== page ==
COA flags Ormoc City's rice "ayuda" program, 1,526 sacks still unaccounted

Published August 12, 2021, 12:09 PM

by Ben Rosario

The Commission on Audit has called the attention of the Ormoc City Mayor Richard Gomez on the 1,526 sacks of rice worth P3.337 million that could not be accounted for in the rice distribution program for households affected by the coronavirus disease pandemic (COVID-19) last year.

Mayor Richard Gomez

COA also revealed in the 2020 Annual Audit Report (AAR) for Ormoc City that the city government has failed to implement a number of audit recommendations contained in the previous year’s AAR, including the delayed signing of the Notices of Award (NOA), contract agreements and notices to proceed (NTP) on some P296.85 million worth of infrastructure projects.

“There are still NOAs and NTPs which were signed way beyond the prescribed period,” the audit agency noted, referring to deadline set under Republic Act 9184 or the Government Procurement Act.

Auditors said that because of the belated signal to proceed with the implementation of projects, project completion were likewise delayed.

Further, state auditors also flagged the non-implementation of the COA recommendation of the city government’s memorandum of agreement with the Department of Social Welfare and Development for the construction of Transitional Shelter in the city.

In its 2019 annual audit report, COA asked Ormoc City to return the P38.942 million it received from the DSWD for the project because of non-implementation. The audit agency also called for a re-valuation of the project Gomez’s office said it sent DSWD a notice for the termination of the MOA. However, COA said it did not.

State auditors flagged the city government’s rice distribution program for households affected by the 2019 coronavirus disease (COVID-19) pandemic.

To implement the program, the city government disbursed P271.795 million for the purchase of 125,800 sacks of rice that was recorded as Welfare Goods Expense and Other Maintenance and Operating Expenses accounts.

Of the total rice orders, the city government distributed 2,000 sacks, purchased from the National Food Authority, to neighboring municipalities of Albuera, Kanang, Merida, Isabel and Palompon. The donation was authorized in a resolution adopted by the Ormoc City legislative council.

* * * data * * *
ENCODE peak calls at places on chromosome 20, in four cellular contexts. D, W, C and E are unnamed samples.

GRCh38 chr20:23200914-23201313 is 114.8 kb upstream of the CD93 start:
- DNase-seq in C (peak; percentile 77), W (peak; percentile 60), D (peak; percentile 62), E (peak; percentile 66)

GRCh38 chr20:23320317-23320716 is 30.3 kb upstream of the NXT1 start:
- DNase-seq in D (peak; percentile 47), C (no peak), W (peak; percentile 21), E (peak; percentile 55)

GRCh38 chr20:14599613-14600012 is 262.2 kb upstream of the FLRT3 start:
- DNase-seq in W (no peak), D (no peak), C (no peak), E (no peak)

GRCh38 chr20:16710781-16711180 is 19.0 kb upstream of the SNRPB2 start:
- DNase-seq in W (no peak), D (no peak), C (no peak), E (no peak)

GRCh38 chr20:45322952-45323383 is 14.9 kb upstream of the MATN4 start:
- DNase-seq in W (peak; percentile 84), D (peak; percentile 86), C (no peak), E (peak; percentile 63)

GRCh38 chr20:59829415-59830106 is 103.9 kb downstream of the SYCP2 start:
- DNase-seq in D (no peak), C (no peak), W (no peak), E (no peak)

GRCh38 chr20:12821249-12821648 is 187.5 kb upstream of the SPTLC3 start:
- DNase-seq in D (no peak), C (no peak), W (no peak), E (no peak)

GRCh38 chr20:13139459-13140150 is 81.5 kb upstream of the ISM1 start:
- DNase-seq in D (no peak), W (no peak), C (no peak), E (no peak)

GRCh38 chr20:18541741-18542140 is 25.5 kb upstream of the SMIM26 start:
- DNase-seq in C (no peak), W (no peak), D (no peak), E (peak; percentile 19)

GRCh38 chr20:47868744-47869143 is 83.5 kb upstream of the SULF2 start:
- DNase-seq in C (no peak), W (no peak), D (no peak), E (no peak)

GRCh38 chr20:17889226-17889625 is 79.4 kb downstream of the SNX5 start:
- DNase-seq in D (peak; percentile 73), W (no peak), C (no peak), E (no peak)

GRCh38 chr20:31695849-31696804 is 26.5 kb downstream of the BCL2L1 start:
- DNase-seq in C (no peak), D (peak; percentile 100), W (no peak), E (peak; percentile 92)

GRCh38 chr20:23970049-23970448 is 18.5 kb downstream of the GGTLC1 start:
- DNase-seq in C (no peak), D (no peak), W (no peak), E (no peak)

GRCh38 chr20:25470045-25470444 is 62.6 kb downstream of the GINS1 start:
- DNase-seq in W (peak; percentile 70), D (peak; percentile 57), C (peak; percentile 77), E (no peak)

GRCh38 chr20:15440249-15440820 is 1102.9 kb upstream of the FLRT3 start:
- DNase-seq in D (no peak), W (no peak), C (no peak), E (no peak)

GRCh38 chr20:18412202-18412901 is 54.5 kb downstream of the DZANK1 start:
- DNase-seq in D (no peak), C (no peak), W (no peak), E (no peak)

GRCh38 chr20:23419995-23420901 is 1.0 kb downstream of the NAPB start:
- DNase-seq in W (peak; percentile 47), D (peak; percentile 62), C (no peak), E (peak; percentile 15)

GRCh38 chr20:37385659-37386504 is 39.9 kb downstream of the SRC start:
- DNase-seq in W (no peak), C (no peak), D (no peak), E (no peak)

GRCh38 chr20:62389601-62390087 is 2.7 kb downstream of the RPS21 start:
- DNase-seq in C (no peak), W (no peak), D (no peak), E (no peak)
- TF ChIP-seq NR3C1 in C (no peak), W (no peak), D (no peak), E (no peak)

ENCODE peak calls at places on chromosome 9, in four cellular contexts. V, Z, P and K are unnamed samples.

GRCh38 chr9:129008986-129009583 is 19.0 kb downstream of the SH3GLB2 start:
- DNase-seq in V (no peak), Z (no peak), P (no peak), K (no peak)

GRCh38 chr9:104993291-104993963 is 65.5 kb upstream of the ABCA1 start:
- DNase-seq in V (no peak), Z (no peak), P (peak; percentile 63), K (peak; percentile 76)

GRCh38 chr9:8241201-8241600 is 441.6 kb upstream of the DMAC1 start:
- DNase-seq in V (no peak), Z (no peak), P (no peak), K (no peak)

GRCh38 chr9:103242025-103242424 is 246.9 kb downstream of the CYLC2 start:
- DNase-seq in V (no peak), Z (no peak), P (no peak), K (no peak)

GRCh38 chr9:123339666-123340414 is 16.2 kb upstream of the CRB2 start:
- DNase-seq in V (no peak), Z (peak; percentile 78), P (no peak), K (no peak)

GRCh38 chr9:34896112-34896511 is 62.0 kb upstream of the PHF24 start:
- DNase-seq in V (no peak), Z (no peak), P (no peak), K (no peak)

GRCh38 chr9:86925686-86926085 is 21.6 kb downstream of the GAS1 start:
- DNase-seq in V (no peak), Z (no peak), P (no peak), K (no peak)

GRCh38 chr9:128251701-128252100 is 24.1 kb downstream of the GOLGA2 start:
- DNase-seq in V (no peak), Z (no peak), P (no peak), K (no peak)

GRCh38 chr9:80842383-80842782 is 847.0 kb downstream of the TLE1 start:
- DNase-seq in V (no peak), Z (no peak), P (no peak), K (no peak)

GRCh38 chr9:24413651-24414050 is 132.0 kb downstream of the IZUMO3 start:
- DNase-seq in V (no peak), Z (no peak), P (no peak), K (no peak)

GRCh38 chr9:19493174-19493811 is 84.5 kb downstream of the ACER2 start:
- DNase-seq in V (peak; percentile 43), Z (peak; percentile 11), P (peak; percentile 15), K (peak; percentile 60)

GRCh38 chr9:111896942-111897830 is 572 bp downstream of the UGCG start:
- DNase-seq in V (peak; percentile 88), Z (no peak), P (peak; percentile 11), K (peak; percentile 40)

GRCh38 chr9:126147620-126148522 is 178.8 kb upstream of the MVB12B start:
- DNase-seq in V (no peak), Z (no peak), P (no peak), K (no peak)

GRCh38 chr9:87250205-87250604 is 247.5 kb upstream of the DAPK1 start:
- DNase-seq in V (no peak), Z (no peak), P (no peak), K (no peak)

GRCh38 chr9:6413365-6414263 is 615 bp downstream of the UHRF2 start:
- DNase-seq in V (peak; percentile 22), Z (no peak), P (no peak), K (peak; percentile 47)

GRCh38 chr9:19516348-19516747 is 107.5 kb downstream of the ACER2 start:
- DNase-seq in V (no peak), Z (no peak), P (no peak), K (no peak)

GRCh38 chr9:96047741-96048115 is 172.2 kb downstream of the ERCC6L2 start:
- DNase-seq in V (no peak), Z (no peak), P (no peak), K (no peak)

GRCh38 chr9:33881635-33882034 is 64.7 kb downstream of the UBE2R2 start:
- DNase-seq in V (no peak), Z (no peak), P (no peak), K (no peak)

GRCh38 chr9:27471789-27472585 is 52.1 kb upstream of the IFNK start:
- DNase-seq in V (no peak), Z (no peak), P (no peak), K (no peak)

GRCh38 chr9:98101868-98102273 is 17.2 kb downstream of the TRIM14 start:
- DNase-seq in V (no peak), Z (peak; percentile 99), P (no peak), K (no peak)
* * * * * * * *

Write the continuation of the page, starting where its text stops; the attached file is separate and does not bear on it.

State auditors discovered that the rice distributed to the neighboring municipalities “was not reflected in the local DRRM Fund Investment Plan for CY 2020, rather what was reflected therein was procurement for relief goods for distribution to the affected households in the City.” On the other hand, the city government purchased P269.29 million worth of rice from the Pito Enterprises, which the seller directly delivered to households in 110 barangay.

“Computation of the total sacks delivered by Pito Enterprises, based on the RIS (Requisition and Issue Slip) showed that 1,551 sacks were not transported to the barangays,” audit examiners said.

“The Audit Team also summarized all recipients of the sack of rice submitted and noted that only 122,274 sacks were distributed and duly acknowledged by the recipient households as evidenced by the DS (Distribution Sheets) , leaving a difference of 1,526 sacks with total cost of P3,336,850,” COA disclosed.

In view of the absence of any proof of distribution, auditors presumed that the 1,526 sacks of rice have not been distributed and “are still on hand”.

“No inventory for undistributed goods was prepared or submitted to the Audit Team,” disclosed COA, adding that the 1,526 sacks remain unaccounted as of December 31, 2020.

To address the controversy, COA asked Gomez, through the City Social Welfare Development Officer, to present document showing that the unaccounted sacks of rice have indeed been delivered and distributed to the beneficiaries.

During the exit conference, the city administrator explained that the supplier directly distributed the rice to the barangays because the city government does not have trucks capable of transporting the ordered rice.

Further, the CSWDO said she will coordinate with the city disaster risk reduction and management officer (CDRRMO) to account for the 1,526 “missing” sacks of rice.

However, auditors sid the CDRRMO denied taking possesion of the missing rice because their office has no space to accommodate the goods for storage.